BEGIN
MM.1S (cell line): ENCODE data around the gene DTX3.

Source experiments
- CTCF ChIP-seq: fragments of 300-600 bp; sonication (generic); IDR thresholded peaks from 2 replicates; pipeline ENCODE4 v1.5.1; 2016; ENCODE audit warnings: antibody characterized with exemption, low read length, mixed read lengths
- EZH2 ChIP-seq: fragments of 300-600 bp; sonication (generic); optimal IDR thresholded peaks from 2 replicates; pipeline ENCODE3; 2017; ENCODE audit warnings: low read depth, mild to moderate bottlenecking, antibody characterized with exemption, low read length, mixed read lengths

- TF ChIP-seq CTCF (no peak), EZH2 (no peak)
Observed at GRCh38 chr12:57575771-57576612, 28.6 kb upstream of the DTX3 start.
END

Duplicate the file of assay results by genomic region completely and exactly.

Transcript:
MM.1S (cell line): ENCODE data around the gene DTX3.

Source experiments
- CTCF ChIP-seq: fragments of 300-600 bp; sonication (generic); IDR thresholded peaks from 2 replicates; pipeline ENCODE4 v1.5.1; 2016; ENCODE audit warnings: antibody characterized with exemption, low read length, mixed read lengths
- EZH2 ChIP-seq: fragments of 300-600 bp; sonication (generic); optimal IDR thresholded peaks from 2 replicates; pipeline ENCODE3; 2017; ENCODE audit warnings: low read depth, mild to moderate bottlenecking, antibody characterized with exemption, low read length, mixed read lengths

- TF ChIP-seq CTCF (no peak), EZH2 (no peak)
Observed at GRCh38 chr12:57575771-57576612, 28.6 kb upstream of the DTX3 start.